The variety of founders I have me in the last year is far broader and more diverse than those present five or six years ago. For example, it feels like people who may have been more conservative in the past, who already have existing and growing businesses, are more eager to take the path less trod and disrupt themselves.

This previous experience can be an enormous asset. But, especially if disrupting an existing established biz, you don’t have to have watched every episode of Dragon’s Den to know that investors will quickly push for the old business to die and the focus to shift entirely to where their interests are.

I love indirect network builders

Some businesses produce a product, sell it to an audience and reap the rewards. Others provide a service, often nearly for free, that fulfils a need and disrupts an industry — but crucially, builds a valuable network of connections at the same time.

Tradeshift was such a business. Facebook did this with photos to establish social connections. Whenever I hear a similar mission, my eyes light up. It’s hard. But it’s valuable.

 

5 workflows that make Augur run

We work with plenty of companies who find (or invent) ways to do things faster and better – therefore, it’s quite natural that we do the same. Augur is an engineering operation as much as anything, constantly looking for better ways to work.

That means we’re nearly email free via Asana + Slack, we hack together improved intel and deliver it to ourselves and clients, the acronyms that matter to us are OKRs and KPIs, not AVE.

We work differently.

Here are five small examples of how we do that – all easy to set up and try out today.

1. IFTTT + Slack: The ‘travel’ button

IFTTT Do

IFTTT has long held promise to streamline the way you work. Set up a simple formula of IF x THEN y. So, IF I tweet a link, THEN save it to an Evernote note. Or, IF it’s going to rain today, THEN email me at 9am.

The catch is, until now it has been pretty hard to find many ways for it to make your day to day better. Until they released an iOS app: “Do Note”.

Using Do, we’ve set up a trigger so you can press a button and it sends an automated message to your team Comms platform (in our case, Slack) with your current location, saying “Max is on the move.”

It’s the benefits of presence without the invasiveness. It’s 2x taps away on mobile. It’s communication distilled into a status update so people know who they can contact and when.

2. Followup.cc

Having tried Boomerang, Signals, Yesware, I love the features of being able to see when people open your emails, click links and remind you to follow up messages that go unanswered. However, I don’t love the fact it’s pretty invasive, unreliable, and may affect your deliverability.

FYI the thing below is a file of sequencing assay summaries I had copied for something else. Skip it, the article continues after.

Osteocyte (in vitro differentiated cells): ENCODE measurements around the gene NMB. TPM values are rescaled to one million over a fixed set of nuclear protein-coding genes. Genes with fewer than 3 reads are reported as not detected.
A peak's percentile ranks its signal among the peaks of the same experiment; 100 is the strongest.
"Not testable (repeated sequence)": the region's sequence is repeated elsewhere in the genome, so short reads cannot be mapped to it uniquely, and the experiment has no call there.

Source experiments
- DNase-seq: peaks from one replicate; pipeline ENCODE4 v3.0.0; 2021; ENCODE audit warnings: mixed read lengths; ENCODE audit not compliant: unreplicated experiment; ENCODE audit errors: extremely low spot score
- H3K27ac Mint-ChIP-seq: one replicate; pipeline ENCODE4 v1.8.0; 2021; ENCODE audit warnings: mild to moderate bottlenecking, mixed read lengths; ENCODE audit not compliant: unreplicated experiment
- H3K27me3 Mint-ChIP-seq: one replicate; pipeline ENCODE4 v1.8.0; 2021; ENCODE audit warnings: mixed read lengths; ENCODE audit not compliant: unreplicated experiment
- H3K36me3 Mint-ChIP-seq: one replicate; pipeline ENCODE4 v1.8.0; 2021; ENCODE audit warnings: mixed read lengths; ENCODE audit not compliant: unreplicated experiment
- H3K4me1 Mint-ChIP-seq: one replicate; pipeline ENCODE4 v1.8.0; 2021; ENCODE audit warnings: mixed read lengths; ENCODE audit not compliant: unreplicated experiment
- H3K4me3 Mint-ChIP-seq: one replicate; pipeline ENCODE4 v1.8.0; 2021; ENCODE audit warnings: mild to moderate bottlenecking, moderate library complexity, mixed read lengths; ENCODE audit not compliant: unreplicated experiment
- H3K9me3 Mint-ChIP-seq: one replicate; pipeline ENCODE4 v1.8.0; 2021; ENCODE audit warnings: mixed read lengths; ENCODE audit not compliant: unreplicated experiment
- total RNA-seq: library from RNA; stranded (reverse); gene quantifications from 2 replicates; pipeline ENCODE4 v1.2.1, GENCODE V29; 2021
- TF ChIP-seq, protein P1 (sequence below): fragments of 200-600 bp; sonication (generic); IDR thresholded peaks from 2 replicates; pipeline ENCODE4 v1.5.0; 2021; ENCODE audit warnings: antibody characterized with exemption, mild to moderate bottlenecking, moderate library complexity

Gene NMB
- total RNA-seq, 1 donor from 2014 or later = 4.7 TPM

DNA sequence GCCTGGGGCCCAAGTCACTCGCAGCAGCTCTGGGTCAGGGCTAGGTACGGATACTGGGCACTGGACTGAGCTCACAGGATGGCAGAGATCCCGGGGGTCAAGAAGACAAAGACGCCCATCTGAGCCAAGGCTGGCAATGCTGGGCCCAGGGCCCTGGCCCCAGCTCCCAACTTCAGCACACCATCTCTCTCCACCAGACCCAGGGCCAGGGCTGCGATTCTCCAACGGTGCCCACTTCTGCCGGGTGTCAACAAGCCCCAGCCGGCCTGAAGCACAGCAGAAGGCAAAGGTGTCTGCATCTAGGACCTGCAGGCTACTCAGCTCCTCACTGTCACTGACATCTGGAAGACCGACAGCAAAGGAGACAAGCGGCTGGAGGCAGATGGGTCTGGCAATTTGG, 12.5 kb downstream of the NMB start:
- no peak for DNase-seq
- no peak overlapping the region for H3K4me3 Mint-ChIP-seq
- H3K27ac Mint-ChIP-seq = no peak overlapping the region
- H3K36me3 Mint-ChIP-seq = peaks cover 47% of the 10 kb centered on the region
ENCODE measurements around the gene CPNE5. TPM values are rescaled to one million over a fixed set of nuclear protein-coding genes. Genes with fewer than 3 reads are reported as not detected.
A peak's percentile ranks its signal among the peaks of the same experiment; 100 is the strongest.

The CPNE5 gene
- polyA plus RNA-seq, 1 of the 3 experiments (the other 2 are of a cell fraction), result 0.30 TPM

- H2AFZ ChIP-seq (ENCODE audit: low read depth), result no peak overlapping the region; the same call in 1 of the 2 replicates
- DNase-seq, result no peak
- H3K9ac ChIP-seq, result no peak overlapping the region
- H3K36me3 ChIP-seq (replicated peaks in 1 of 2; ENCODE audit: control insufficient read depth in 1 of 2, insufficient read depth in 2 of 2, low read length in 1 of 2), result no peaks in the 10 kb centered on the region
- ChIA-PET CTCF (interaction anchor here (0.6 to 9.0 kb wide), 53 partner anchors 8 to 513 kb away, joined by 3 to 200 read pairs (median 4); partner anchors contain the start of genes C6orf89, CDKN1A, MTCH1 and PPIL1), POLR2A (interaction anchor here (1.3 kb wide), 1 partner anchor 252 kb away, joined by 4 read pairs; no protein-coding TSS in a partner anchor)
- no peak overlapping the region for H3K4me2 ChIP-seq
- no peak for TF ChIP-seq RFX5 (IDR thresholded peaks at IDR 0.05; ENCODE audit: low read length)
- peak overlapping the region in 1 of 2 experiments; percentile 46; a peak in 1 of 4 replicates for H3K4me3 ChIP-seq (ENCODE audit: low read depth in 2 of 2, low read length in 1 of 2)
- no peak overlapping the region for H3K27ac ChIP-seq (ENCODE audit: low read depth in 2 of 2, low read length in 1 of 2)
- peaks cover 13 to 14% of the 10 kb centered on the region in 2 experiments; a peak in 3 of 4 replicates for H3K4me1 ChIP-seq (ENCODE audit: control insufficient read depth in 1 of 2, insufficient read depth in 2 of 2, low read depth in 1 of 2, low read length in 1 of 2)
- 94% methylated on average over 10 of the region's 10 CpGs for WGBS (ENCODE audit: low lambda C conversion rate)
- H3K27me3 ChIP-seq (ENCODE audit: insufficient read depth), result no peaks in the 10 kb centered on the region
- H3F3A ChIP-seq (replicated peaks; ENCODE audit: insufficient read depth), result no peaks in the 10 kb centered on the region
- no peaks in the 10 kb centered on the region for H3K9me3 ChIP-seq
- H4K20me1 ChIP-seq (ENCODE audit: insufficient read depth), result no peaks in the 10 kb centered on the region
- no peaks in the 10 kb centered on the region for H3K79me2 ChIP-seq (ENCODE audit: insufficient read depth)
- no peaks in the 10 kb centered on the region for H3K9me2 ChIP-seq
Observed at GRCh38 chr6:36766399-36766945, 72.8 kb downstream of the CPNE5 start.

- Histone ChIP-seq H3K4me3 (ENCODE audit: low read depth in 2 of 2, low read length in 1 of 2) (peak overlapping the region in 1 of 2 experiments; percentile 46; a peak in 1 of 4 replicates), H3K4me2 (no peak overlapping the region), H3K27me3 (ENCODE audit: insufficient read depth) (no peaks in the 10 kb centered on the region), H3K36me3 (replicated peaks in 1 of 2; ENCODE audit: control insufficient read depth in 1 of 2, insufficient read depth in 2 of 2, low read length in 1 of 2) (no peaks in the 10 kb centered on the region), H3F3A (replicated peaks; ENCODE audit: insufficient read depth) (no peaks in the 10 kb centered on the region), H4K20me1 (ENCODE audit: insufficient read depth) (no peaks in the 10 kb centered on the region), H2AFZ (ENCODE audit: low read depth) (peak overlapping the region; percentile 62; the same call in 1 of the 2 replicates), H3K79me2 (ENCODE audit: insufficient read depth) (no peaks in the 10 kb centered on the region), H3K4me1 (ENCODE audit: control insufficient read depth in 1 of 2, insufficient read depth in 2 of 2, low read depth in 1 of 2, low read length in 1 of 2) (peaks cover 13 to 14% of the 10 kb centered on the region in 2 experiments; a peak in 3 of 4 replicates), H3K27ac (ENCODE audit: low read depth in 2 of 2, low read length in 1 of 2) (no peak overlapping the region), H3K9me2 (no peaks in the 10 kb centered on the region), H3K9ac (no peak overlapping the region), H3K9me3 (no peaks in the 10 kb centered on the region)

Followup.cc lets you receive a reminder on any email simply by CC-ing the time period you want. So you can CC “3hours@followup.cc” or “nextweek@followup.cc”. Because of how it’s built, you can use it on any platform, in any browser and with intuitive flexibility.

Never let an email become a dead end again.

3. Asana eats email

Expect this one to be controversial. If any client or important contact emails us, it immediately creates a new task in our management platform Asana, and archives the original message. If email ends up often being an informal to do list, created by someone else, this makes that formal.

So if a client emails, we’ll reply in the comments thread on the Asana task. For internal conversation, we simply don’t use email – or might, to literally delegate a task into someone’s to do list.

This requires discipline to kill any emails you are subscribed to that don’t come with clear tasks (which may be better simply aimed into a shared Slack channel anyway). But in another way, it turns them into tasks, so reading a newsletter becomes something you decide to do and schedule – or delete.

Communicate via calendar (or Calendly)

When they arrive at the pearly gates and St.Peter asks them if they have any regrets, there isn’t a single person that is likely to say they wish they spent more time scheduling meetings.

Calendar invites are simply a form of email. If you’re arranging a meeting, recommend a couple of specific times and send a placeholder calendar invite, which can then be juggled around. 80%+ of the time, that appointment will fit and they other person can simply accept it.

The rest of the time, you can simply alter the invite based on feedback and get the job done. Half of you will be shocked at how obvious this is and are already doing it — for the other half, you’re about to make everyone you arrange a schedule with a lot lot happier.

Alternatively, if you don’t feel weird about referring people to a kind of robot assistant, tools like Calendly let you ID potential meeting times and share a link for people to book their own time with you. It will only show times you don’t have a clashing appointment and is great for things like coffees.

Alfred for launching

How do you find a document, contact details or launch an app? For me, the answer is the same simple keyboard shortcut: CMD+ spacebar.

This launches Alfred, an app like OS X’s default Spotlight but on steroids. The vanilla functionality helps you find anything on your mac and can quicklaunch URLs. But it’s the extensions that make it simple.

  • The Google Drive extensions turns it into a real time instant search of your files
Alfred screen 1
  • Timezone immediately displays clocks from around the world
Alfred shot 2
  • Spotifious lets you find or control Spotify
Alfred screen 3

There are many many more for everything from currency conversion to creating Asana tasks to Fantastical calendar entries to adding reminders to writing emails. The sky’s the limit.

What’s next?

Even since I started drafting this piece, the number of little tools and finds we have moved onto is expanding. And we’re always looking for new toys.

If you find any of these useful or have tips of your own, let us know…

Techstars Fintech Demo Day: Challenges of the startup story